DVD Review by Kam Williams
Headline: Jamie Foxx Cat-and-Mouse Thriller Comes to DVD
Burglars Clarence James Darby (Christian Stolte) and Rupert Ames (Josh Stewart) both broke into the suburban Philadelphia home of Clyde Shelton (Gerard Butler) and forced him to sit and watch helplessly as they brutally murdered his wife (Brooke Mills) and daughter (Ksenia Hulayev). However, only one of the perps had to pay for the crime, since the former was permitted to turn state’s evidence and testify against the latter under the terms of a plea deal which let him off with a slap on the wrist.
Consequently, Clarence was set free while his co-conspirator was sentenced to death and executed by lethal injection. This outcome made perfect sense to most of the people in the courtroom, such as the Judge (Annie Corley), the District Attorney (Bruce McGill), Prosecutor Nick Rice (Jamie Foxx) and his assistant, Sarah (Leslie Bibb), but it never sat well with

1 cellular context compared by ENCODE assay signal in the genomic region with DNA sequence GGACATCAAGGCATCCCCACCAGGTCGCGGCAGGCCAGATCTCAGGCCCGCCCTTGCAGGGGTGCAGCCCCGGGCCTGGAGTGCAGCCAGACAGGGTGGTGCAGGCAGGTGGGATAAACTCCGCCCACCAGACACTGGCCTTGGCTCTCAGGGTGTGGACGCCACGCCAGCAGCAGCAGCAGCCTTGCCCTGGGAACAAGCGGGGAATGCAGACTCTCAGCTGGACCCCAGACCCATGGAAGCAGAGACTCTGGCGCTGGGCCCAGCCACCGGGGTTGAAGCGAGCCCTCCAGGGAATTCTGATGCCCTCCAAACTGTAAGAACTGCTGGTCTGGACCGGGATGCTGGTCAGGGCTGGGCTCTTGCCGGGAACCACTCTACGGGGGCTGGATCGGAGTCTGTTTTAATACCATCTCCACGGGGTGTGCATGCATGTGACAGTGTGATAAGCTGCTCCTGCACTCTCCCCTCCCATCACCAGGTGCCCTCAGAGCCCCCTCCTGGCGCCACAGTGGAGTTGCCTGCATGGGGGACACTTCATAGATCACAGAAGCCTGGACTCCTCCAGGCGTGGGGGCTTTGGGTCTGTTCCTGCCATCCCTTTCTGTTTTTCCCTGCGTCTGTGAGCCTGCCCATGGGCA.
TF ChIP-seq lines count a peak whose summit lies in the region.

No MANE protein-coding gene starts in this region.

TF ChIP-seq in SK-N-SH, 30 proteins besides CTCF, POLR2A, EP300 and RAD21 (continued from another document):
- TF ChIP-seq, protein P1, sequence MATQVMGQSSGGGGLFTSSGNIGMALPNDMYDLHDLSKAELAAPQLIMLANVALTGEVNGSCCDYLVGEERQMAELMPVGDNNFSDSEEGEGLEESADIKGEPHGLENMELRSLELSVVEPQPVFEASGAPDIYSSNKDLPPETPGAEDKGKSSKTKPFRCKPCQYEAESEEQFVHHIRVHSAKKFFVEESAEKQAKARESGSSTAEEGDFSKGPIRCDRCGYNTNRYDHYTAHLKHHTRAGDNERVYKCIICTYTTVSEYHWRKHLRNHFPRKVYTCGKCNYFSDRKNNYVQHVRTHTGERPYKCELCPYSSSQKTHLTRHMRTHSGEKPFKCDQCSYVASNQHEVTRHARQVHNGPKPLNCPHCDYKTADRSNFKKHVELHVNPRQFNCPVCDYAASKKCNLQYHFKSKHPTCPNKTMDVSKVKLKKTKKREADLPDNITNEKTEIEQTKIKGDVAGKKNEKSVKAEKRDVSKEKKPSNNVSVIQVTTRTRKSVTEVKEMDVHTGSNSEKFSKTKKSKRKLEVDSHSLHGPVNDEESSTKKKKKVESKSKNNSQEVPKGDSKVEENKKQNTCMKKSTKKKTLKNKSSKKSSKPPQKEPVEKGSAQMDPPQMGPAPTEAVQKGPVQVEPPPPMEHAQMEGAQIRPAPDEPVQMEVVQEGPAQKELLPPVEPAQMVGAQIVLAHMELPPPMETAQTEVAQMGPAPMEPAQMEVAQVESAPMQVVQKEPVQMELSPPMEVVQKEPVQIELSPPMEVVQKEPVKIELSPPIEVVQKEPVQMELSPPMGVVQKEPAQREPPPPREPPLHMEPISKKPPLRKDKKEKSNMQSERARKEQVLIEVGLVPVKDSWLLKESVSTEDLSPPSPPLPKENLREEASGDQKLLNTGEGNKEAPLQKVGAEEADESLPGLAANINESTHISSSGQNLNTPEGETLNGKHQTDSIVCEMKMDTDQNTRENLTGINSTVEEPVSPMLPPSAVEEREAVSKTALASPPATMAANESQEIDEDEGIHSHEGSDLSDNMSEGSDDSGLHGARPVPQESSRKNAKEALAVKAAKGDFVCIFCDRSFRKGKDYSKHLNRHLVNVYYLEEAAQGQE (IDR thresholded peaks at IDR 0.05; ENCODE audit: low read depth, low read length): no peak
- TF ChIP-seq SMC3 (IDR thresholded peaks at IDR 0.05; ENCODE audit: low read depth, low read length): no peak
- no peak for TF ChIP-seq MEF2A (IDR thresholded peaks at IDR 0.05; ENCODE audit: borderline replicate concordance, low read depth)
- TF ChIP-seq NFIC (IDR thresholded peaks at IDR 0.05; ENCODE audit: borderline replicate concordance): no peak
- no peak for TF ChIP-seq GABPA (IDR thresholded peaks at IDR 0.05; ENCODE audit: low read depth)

So, he set about methodically planning to exact a measure of retribution. For, what nobody suspected was that this mild-mannered family man secretly happened to be a retired CIA Agent/assassin/genius inventor/mad scientist all rolled into one, which means he’s the wrong guy to make into an enemy.
Thus, this “Law Abiding Citizen” has morphed into a bloodthirsty vigilante with a hit list containing the names of Clarence and everyone he considers responsible for a guilty man still being able to walk the streets. What ensues is a gruesome splatter flick ostensibly designed to up the ante in terms of the revenge genre’s generous helpings of gratuitous gore.
As suavely played by Gerard Butler, Clyde proves to be an increasingly-unsympathetic cross of Hannibal Lecter and Paul Kersey, the obsessed protagonist played by Charles Bronson in the Death Wish franchise. It is easy to understand why he might want to behead Clarence after first castrating the creep with a scalpel, but he begins to lose my support when he subsequently sets his sights on the legal community.
A high-octane, high body-count thriller posing the question, how do you stop a psycho vigilante on a killing spree? Apparently, by any means necessary.
Very Good (2.5 stars)
Rated R for graphic violence, rape, torture and pervasive profanity.
Running time: 109 minutes
DVD Extras: Audi commentary and a “Behind-the-Scenes” featurette.